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B) Similar Shapes: Length

B) Similar Shapes: Length

Scale factors appear in a few different sections in maths. We can use scale factors to compare different sized shapes that are mathematically similar. Mathematically similar shapes are where the respective angles in the two similar shapes are the same and the respective sides of the two similar shapes are in the same proportion.

A scale factor that is greater than 1 will increase the length (surface area and volume) of a shape and a scale factor that is less than 1 will decrease the length (surface area and volume).

A scale factor that is greater than 1 will increase the length (surface area and volume) of a shape and a scale factor that is less than 1 will decrease the length (surface area and volume).

**Example 1**

Let’s have an example. We have two rectangles that are mathematically similar. The smaller rectangle’s shortest side has a length of 5 cm and it’s longest side is 9 cm. The shortest side of the larger shape is 15 cm and it’s longest side is unknown. What is the scale factor and what is the length of the larger shape’s longest side?

The first step to answering this question is to find out what the scale factor of enlargement is. In order to work the scale factor out, we need to use the values of corresponding shapes. In the question, we are given the values for the shortest sides of both of the rectangles. The shortest side of the smaller rectangle has a length of 5 cm and the larger rectangle has a shorter length of 15 cm. We are able to work out the scale factor by dividing the larger length by the shorter length.

This tells us that the scale factor is 3. We are now able to find the length of the longer side in the larger rectangle and we do this by multiplying the longer side in the smaller shape by the scale factor that we have just found. The longer side in the small rectangle has a length of 9 cm.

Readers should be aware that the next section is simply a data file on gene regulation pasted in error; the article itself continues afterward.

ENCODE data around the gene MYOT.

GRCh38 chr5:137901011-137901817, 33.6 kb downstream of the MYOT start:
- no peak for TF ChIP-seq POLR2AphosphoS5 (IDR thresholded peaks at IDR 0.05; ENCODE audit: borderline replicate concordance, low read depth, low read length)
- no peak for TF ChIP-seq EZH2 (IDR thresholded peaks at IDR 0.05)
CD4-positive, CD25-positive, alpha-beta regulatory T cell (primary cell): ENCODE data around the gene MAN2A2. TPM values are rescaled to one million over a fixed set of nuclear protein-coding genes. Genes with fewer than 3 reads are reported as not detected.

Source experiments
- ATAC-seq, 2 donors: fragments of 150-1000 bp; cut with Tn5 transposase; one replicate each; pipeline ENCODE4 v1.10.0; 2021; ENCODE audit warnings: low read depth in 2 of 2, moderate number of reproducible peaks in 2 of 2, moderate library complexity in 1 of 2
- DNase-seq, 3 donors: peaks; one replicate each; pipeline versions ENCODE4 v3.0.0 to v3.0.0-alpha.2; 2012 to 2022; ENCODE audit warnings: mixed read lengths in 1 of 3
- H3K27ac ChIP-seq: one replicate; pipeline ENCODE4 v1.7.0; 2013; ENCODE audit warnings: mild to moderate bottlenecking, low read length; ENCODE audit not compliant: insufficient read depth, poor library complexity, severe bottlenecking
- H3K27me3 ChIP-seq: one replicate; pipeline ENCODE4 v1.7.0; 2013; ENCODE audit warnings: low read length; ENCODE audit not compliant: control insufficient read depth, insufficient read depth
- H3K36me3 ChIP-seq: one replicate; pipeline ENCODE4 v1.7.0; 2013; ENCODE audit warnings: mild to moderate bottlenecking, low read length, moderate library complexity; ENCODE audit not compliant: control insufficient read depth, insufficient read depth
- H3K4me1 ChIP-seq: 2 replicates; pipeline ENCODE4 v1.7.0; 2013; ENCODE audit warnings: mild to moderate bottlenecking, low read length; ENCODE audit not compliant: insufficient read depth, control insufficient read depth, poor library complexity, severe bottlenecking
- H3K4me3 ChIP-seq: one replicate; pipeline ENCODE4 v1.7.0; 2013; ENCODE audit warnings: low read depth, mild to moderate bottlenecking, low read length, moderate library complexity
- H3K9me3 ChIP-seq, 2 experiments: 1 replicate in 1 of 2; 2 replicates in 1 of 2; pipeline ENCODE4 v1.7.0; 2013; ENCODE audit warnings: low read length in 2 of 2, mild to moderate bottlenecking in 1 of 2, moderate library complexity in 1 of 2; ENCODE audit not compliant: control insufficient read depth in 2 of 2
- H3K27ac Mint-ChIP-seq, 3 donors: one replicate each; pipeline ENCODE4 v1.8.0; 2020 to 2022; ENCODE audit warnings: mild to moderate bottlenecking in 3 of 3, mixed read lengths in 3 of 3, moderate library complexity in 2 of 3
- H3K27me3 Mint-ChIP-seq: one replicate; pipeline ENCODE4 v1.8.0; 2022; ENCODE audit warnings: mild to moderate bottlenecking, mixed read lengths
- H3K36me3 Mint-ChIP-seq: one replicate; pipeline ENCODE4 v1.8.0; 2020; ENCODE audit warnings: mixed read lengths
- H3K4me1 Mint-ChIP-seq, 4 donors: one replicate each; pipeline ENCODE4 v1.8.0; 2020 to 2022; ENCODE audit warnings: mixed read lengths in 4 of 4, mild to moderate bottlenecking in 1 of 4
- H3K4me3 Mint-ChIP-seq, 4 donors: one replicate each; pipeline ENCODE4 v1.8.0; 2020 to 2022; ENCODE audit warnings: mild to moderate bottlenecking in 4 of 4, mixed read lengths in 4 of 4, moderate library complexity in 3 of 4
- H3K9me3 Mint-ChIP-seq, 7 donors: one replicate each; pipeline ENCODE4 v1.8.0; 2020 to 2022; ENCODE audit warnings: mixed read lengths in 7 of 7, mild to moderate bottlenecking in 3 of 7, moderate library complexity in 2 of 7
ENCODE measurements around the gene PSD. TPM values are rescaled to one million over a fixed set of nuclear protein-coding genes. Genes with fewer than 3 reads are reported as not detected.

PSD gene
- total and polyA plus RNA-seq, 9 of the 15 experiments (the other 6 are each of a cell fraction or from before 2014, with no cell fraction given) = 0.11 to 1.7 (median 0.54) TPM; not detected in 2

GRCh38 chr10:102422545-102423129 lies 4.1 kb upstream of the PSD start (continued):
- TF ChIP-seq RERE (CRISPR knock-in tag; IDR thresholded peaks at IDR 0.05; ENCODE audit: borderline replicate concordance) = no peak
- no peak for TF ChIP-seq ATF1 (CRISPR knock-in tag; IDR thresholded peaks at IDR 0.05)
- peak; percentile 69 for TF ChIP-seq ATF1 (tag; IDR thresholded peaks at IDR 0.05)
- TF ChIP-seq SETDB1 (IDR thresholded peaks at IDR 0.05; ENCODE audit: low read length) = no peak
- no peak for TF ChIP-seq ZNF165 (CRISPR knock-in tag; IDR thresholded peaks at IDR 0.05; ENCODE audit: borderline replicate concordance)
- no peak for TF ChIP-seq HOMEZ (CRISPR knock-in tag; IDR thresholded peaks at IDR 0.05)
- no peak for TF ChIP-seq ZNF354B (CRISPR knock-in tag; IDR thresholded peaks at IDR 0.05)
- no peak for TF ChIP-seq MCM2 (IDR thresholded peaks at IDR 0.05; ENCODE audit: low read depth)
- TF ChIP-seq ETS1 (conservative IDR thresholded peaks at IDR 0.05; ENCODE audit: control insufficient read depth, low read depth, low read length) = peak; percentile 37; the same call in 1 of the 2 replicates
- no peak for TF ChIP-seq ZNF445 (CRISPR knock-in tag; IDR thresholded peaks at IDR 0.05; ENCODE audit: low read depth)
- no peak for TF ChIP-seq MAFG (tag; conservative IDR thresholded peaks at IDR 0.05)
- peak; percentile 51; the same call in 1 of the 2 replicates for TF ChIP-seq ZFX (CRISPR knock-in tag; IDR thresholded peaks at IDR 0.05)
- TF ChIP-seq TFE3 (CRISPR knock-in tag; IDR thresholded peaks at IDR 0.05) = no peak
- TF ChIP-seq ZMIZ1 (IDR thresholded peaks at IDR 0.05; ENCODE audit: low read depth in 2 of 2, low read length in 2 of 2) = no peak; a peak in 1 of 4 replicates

Therefore, the larger rectangle’s longest side has a length of 27cm.

**Example 2**

The two shapes below are mathematically similar. What is the length of the side labelled

*x*?

The first step in answering this question is to find out what the scale factor is. We find the scale factor by dividing two of the similar sides. We are given the base in both the larger and the smaller shape, therefore we are going to work out the scale factor from these two sides. The easiest way to work out the scale factor is to always divide the longer side by the smaller side. The longer side is 12 cm and the shorter side is 3 cm.

The scale factor for these two similar shapes is 4. This is the scale factor that we use to find the length of the respective side in the larger shape from the length of the respective side in the smaller shape. However, we are given the length of the longer side and we want to find the length of the respective side in the smaller shape. This means that we do the opposite of multiplying by 4, and instead divide by 4. Therefore, we are going to divide 16 cm by 4.

The length of the side labelled

It is always a good idea to check that our answer makes sense and we do this by checking that the lengths of all of the sides that we are given in the smaller shape are smaller than the length of their respective sides in the larger shapes. This is the case in the question above, which means that we have used correct operation (multiply or divide) for the scale factor.

*x*is 4 cm.It is always a good idea to check that our answer makes sense and we do this by checking that the lengths of all of the sides that we are given in the smaller shape are smaller than the length of their respective sides in the larger shapes. This is the case in the question above, which means that we have used correct operation (multiply or divide) for the scale factor.